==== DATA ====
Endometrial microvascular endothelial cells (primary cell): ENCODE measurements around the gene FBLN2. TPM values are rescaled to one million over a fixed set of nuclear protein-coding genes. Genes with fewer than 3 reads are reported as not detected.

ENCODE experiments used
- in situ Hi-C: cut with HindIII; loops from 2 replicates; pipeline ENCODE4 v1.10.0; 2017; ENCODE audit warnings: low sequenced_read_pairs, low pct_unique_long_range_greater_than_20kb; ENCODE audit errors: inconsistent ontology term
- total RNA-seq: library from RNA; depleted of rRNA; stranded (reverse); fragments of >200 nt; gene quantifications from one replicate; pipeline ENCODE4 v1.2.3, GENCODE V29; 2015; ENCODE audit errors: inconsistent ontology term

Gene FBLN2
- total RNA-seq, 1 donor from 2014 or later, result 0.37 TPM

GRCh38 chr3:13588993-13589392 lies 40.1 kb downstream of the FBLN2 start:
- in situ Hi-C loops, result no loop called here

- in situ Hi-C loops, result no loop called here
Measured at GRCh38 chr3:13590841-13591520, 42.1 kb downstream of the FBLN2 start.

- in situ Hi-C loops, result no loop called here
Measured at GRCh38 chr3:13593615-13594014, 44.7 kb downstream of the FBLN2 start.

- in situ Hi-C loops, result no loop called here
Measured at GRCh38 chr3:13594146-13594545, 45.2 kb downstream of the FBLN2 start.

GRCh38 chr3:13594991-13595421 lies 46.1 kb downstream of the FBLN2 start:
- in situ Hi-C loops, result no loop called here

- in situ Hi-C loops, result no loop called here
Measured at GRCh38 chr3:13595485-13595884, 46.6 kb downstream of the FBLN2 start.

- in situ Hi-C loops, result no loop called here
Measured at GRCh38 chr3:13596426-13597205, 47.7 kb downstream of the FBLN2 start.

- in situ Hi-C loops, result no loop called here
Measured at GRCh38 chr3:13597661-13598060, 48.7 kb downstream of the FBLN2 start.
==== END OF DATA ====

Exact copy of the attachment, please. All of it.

Endometrial microvascular endothelial cells (primary cell): ENCODE measurements around the gene FBLN2. TPM values are rescaled to one million over a fixed set of nuclear protein-coding genes. Genes with fewer than 3 reads are reported as not detected.

ENCODE experiments used
- in situ Hi-C: cut with HindIII; loops from 2 replicates; pipeline ENCODE4 v1.10.0; 2017; ENCODE audit warnings: low sequenced_read_pairs, low pct_unique_long_range_greater_than_20kb; ENCODE audit errors: inconsistent ontology term
- total RNA-seq: library from RNA; depleted of rRNA; stranded (reverse); fragments of >200 nt; gene quantifications from one replicate; pipeline ENCODE4 v1.2.3, GENCODE V29; 2015; ENCODE audit errors: inconsistent ontology term

Gene FBLN2
- total RNA-seq, 1 donor from 2014 or later, result 0.37 TPM

GRCh38 chr3:13588993-13589392 lies 40.1 kb downstream of the FBLN2 start:
- in situ Hi-C loops, result no loop called here

- in situ Hi-C loops, result no loop called here
Measured at GRCh38 chr3:13590841-13591520, 42.1 kb downstream of the FBLN2 start.

- in situ Hi-C loops, result no loop called here
Measured at GRCh38 chr3:13593615-13594014, 44.7 kb downstream of the FBLN2 start.

- in situ Hi-C loops, result no loop called here
Measured at GRCh38 chr3:13594146-13594545, 45.2 kb downstream of the FBLN2 start.

GRCh38 chr3:13594991-13595421 lies 46.1 kb downstream of the FBLN2 start:
- in situ Hi-C loops, result no loop called here

- in situ Hi-C loops, result no loop called here
Measured at GRCh38 chr3:13595485-13595884, 46.6 kb downstream of the FBLN2 start.

- in situ Hi-C loops, result no loop called here
Measured at GRCh38 chr3:13596426-13597205, 47.7 kb downstream of the FBLN2 start.

- in situ Hi-C loops, result no loop called here
Measured at GRCh38 chr3:13597661-13598060, 48.7 kb downstream of the FBLN2 start.